Functional foods and supplements also offer a convenient way to increase your soluble fiber intake. A variety of product forms are available such as drink mixes, capsules, wafers and soft chews. Popular brands include Metamucil, Benefiber, FiberCon and Citrucel.

An excellent and inexpensive source of soluble (and insoluble fiber) is flax seeds. A recent study published in the American Journal of Clinical Nutrition linked whole, ground flax seed with reduction in total cholesterol and LDL cholesterol levels.

Flax seeds can be purchased either whole or as ground meal (note, whole seeds must be ground to derive their nutritional benefit). Flax products can be purchased at a natural product store like Whole Foods and even mainstream supermarkets. Flax seed growing, processing and storing methods are important so look for industry leaders like Omega Nutrition, Arrowhead Mills and Flora. A number of websites including The Flax Seed Shop and Flax Matters also offer a wide range of flax seed products for online purchase.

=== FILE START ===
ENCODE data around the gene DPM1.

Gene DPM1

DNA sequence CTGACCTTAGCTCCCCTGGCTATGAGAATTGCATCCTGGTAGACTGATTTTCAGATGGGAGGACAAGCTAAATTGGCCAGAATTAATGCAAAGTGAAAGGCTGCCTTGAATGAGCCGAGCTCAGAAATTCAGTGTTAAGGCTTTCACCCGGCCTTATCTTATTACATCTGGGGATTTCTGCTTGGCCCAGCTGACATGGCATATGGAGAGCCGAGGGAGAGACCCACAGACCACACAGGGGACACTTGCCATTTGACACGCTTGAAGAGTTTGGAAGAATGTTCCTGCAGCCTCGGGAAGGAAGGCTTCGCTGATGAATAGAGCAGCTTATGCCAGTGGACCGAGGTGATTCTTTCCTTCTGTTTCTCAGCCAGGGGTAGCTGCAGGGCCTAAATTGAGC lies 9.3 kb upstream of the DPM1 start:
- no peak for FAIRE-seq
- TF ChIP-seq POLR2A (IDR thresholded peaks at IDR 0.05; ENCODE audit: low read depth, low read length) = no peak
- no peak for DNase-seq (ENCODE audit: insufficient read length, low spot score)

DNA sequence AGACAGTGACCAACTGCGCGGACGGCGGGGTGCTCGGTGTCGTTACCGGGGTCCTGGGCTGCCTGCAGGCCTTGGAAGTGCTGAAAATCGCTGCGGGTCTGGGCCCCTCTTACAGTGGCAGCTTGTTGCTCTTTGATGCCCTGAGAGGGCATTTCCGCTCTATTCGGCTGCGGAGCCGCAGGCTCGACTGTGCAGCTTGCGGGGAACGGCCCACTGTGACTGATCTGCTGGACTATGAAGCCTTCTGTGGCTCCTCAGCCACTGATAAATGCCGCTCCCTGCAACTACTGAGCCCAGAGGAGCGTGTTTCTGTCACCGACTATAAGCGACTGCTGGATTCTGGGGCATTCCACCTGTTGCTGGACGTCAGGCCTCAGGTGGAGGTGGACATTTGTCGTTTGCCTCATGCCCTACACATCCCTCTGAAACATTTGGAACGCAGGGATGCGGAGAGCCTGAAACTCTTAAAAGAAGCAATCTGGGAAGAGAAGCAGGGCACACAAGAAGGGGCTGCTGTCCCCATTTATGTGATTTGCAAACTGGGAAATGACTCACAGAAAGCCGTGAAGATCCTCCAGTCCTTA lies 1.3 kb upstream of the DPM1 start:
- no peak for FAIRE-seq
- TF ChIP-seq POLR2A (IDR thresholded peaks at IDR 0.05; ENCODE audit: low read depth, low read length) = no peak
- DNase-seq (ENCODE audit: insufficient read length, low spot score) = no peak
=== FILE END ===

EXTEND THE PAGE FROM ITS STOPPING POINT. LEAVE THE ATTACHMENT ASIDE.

If you decide that a fiber supplement is right for you, remember that the recommended intake by the National Cholesterol Education Program is between 10 and 25 grams of soluble fiber content. Be sure to drink plenty of water so that you avoid constipation.

Eat More Heart Healthy Fats

If you’re watching your cholesterol intake through diet, then the first foods to limit are those high in this substance. Foods that are high in cholesterol include eggs, organ meats and full-fat dairy.

Eating foods that are high in saturated fats promotes the development of cholesterol in the body. Substitute red meat which lean chicken, turkey or fish and full-fat dairy with low-fat or non-fat dairy, to reduce your saturated fat intake.

The Omega-3 fats eicosapentaenoic acid (EPA) and docosahexaenoic acid (DHA) found in deep cold water fish promote heart health. The American Heart Association (AHA) recommends that healthy individuals consume at least two servings of fish a week that contain these two beneficial fats. Good sources include salmon, sardines, trout, herring and oysters. Choose wild fish versus farm raised as the Omega-3 content tends to be higher.

Foods that contain partially-hydrogenated oils or trans-fats pack a double whammy because they not only raise LDL or “bad” cholesterol levels, but they decrease HDL or “good” cholesterol levels. These unhealthy fats are pervasive in the food supply especially in packaged, processed foods. Start reading labels and avoid foods with ingredients that state, “made from partially-hydrogenated (soy-bean or corn) oil”.